If you had more than one sister-in-law, how would you talk about them? Think you know? How about if you wanted to refer to more than one right of way? Would you say rights of way or rights of ways? Here are a few more plural brain-teasers: Singular noun Plural A Plural B Plural C […]
Cinderella, you shall go to the ball! The story of Cinderella is decidedly appealing. Wouldn’t it be wonderful to have a fairy godmother? She’d magic you away from your humdrum existence, ensure that you’re the belle of the ball, and make all your wishes come true. Even better (for the purposes of this blog post), […]
Consider the following sentences: do they strike you as completely unexceptional, or would you prefer to change the instances of treble to triple, or vice versa? The proposals will treble the size of the tiny village. The company is set to triple its output in one year. Double or even treble rows of blast walls […]
My recent post about may and might generated quite a buzz: many of you seemed to find it helpful, some picked up on my intentionally split infinitives, while other readers raised queries about two other modal auxiliary verbs, can and could. Understanding how all the modal verbs are used is vital to speaking and writing […]
For those of you who’ve been following my occasional series about homophonous affixes (or, to put it another way, word-endings and -beginnings that sound the same when spoken!), you should now know your -ables from your -ibles and be proficient in fore- versus for- or four. There are plenty more similar-sounding affixes, though, so I thought […]
I’ve mentioned before that the grammatical ‘rules’ about which many of us care most passionately often differ from person to person (and, of course, they also change over time). We all have our own particular pain threshold: I get inordinately ratty when apostrophes are misused, as evidenced by the fact that I can’t even resist […]
When I blogged last year about relative pronouns, I promised to return to the distinction between who and whom another time. Ta-da! That time has arrived! Reading the title above, some of you may ask: what debate? Many folk live their lives quite happily without hardly ever letting a ‘whom’ pass their lips, while others […]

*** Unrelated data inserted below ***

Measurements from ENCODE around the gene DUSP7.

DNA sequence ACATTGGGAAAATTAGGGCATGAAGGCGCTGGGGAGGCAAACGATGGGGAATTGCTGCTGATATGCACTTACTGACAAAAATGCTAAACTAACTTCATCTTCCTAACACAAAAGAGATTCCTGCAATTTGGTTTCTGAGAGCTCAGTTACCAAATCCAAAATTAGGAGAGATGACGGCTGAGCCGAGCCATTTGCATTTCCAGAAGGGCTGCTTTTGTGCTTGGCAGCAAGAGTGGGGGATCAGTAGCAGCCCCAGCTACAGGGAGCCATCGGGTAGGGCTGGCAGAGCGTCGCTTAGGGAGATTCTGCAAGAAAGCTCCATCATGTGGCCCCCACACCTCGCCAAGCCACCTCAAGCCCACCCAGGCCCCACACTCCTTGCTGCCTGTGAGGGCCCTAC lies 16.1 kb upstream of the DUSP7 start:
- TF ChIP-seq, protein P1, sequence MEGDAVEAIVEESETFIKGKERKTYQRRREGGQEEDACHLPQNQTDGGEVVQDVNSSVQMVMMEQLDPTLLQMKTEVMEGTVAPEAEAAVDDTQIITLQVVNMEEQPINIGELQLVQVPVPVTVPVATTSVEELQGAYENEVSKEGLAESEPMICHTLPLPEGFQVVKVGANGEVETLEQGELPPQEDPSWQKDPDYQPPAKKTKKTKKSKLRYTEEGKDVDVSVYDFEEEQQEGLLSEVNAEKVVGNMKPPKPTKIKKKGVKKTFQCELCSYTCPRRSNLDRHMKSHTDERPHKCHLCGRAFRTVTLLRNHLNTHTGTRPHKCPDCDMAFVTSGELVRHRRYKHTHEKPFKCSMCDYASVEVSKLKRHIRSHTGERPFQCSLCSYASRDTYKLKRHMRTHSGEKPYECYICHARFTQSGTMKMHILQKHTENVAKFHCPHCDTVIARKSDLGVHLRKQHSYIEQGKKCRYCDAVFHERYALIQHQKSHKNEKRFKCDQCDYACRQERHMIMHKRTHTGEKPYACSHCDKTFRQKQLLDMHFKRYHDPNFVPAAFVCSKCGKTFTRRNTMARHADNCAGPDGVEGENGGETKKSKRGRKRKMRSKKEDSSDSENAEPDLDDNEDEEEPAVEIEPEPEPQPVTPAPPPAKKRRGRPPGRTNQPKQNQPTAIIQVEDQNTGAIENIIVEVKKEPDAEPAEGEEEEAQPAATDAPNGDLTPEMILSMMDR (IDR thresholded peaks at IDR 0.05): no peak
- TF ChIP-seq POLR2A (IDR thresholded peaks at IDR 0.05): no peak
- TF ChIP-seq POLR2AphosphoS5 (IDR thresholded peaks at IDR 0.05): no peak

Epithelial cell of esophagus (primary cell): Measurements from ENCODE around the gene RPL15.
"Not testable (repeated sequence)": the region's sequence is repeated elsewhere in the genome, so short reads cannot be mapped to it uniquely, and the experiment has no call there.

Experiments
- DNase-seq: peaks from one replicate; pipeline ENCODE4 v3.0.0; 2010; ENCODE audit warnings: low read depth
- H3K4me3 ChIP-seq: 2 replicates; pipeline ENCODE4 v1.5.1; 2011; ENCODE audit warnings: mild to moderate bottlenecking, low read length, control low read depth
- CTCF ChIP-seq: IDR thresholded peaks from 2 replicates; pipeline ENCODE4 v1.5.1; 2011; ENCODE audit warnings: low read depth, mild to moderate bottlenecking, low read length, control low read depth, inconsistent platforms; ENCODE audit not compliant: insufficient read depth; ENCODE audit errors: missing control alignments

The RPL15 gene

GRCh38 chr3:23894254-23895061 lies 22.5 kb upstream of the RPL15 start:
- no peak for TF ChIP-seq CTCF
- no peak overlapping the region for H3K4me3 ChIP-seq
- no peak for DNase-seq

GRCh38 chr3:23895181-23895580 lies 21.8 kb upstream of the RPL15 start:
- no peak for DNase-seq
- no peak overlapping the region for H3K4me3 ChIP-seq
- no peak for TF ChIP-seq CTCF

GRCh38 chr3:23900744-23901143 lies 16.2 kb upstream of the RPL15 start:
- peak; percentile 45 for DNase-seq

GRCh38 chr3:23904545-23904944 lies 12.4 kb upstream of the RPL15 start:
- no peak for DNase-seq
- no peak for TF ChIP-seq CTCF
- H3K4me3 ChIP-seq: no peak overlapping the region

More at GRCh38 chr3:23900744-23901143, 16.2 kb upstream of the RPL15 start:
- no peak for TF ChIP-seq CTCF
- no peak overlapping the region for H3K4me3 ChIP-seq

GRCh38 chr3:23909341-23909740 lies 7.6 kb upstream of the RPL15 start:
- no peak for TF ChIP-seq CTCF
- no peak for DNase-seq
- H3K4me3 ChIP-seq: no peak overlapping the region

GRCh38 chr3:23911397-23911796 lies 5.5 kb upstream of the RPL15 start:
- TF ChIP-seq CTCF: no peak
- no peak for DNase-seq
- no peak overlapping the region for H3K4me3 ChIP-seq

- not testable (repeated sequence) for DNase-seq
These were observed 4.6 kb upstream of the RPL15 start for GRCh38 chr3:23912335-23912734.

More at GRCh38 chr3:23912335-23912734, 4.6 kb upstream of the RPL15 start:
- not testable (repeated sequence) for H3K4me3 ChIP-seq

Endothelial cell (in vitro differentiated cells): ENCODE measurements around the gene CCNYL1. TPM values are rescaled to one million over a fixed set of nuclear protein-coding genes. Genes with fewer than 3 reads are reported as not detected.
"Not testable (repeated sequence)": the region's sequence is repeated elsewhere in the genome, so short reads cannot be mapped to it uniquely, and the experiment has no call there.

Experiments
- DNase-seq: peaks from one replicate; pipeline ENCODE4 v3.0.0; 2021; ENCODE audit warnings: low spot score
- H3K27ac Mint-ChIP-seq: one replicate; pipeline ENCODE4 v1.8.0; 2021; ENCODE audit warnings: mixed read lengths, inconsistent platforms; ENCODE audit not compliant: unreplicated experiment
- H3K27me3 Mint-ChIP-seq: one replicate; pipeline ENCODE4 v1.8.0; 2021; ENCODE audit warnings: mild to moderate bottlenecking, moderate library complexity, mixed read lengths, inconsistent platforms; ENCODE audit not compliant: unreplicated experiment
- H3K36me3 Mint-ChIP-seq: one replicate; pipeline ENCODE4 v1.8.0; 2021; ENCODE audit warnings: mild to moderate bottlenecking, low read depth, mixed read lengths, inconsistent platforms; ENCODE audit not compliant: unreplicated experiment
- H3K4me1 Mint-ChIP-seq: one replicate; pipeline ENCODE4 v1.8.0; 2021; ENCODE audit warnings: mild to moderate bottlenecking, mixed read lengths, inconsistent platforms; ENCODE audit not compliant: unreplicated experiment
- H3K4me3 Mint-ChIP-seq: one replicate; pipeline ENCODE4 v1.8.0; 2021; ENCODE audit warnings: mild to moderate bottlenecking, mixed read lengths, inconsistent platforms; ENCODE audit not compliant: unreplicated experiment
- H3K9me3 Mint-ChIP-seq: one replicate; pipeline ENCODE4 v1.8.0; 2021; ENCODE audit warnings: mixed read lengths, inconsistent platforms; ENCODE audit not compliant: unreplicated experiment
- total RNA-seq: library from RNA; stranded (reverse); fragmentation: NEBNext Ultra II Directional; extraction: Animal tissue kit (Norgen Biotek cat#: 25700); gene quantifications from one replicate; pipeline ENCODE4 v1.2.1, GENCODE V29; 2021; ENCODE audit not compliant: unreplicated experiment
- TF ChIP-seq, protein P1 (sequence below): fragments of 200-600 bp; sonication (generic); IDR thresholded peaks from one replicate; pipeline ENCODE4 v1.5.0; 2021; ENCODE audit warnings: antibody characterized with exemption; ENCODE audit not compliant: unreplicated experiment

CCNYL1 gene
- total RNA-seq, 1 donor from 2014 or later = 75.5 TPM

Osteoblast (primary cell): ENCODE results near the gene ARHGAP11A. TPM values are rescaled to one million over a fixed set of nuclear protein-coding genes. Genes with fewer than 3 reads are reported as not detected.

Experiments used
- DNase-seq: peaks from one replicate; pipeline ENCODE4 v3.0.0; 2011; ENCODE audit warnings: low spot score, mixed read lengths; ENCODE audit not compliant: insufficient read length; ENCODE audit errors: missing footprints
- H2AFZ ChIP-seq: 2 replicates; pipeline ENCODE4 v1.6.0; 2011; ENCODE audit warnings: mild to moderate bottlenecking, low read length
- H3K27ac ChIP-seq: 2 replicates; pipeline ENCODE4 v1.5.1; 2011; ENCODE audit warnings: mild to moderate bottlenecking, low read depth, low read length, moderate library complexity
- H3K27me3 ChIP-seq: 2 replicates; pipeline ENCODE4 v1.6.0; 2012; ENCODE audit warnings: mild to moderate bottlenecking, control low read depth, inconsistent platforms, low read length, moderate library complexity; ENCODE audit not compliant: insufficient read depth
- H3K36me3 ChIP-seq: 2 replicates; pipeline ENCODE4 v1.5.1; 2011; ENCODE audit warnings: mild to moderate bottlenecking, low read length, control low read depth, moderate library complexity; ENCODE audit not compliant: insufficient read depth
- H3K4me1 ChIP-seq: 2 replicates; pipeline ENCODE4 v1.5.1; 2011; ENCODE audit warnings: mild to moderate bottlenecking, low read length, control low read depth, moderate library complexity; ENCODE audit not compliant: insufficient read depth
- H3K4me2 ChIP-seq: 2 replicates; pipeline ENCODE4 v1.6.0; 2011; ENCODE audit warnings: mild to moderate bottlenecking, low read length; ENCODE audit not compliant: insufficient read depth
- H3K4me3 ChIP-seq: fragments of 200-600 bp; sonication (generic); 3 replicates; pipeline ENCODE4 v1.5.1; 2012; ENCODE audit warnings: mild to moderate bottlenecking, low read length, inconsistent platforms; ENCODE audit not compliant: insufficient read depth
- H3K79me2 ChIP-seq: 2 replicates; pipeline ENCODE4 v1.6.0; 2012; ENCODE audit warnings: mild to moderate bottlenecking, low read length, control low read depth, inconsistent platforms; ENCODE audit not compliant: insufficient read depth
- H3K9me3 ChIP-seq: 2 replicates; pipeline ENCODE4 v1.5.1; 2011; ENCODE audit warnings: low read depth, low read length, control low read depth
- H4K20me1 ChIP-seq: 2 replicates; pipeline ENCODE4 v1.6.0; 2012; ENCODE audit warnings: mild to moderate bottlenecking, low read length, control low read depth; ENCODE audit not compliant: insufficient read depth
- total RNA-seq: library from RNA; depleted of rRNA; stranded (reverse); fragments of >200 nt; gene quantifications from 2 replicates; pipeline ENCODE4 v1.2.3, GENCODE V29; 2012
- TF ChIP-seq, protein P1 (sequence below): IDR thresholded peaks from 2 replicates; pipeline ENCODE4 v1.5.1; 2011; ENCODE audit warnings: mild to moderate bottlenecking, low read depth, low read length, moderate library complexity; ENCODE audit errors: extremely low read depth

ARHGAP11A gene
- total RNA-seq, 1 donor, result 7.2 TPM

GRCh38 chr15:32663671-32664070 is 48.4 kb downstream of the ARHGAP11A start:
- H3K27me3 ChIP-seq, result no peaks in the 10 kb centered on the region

One of our readers raised the following useful query a few months ago: What’s the difference between among and amongst? Happy to help! In the spirit of the January sales that are just winding down here in the UK, I thought I’d make this blog a twofer and deal with while and whilst at the […]
- Affect versus effect
- Grammar myths #2: please miss, can I start a sentence with a conjunction?
- Grammar myths #1: is it wrong to end a sentence with a preposition?
- Lie or lay? Laying down the law on some puzzling verbs
- OED birthday word generator: which words originated in your birth year?
- Compliment or complement?
- Principle or principal?
- Rein or reign? Hold your horses before applying pen to paper…
- The Oxford Dictionaries Word of the Year 2013 is…
- Which classical character are you?
- Talking proper: the language of U and Non-U
- Feeling bright? 8 historical synonyms for ‘clever’
- Gallery: new quotations in the Oxford Dictionary of Quotations
- America’s war on language
- The peculiar history of cows in the OED
- How I created the languages of Dothraki and Valyrian for Game of Thrones
- What do you call a group of…
- 20 words that originated in the 1920s
- How do British and American attitudes to dictionaries differ?
- Infographic: a closer look at ‘selfie’
- What the Romans did for us: English words of Latin origin
- Why did Tolkien use archaic language?
ICYMI: Word of the Day: oleaginous - rich in, covered with, or producing oil; oily... oxford.ly/1pHzCFK
When is a book a tree? We look into the uncertain history of the word 'book'... oxford.ly/1ijCqFe
You've probably degusted something before, but what does 'degust' mean? Read the definition here... oxford.ly/1vYHqsC
'Between' or 'in between'? The Oxford Dictionaries Community is asking: oxford.ly/1sXoWX4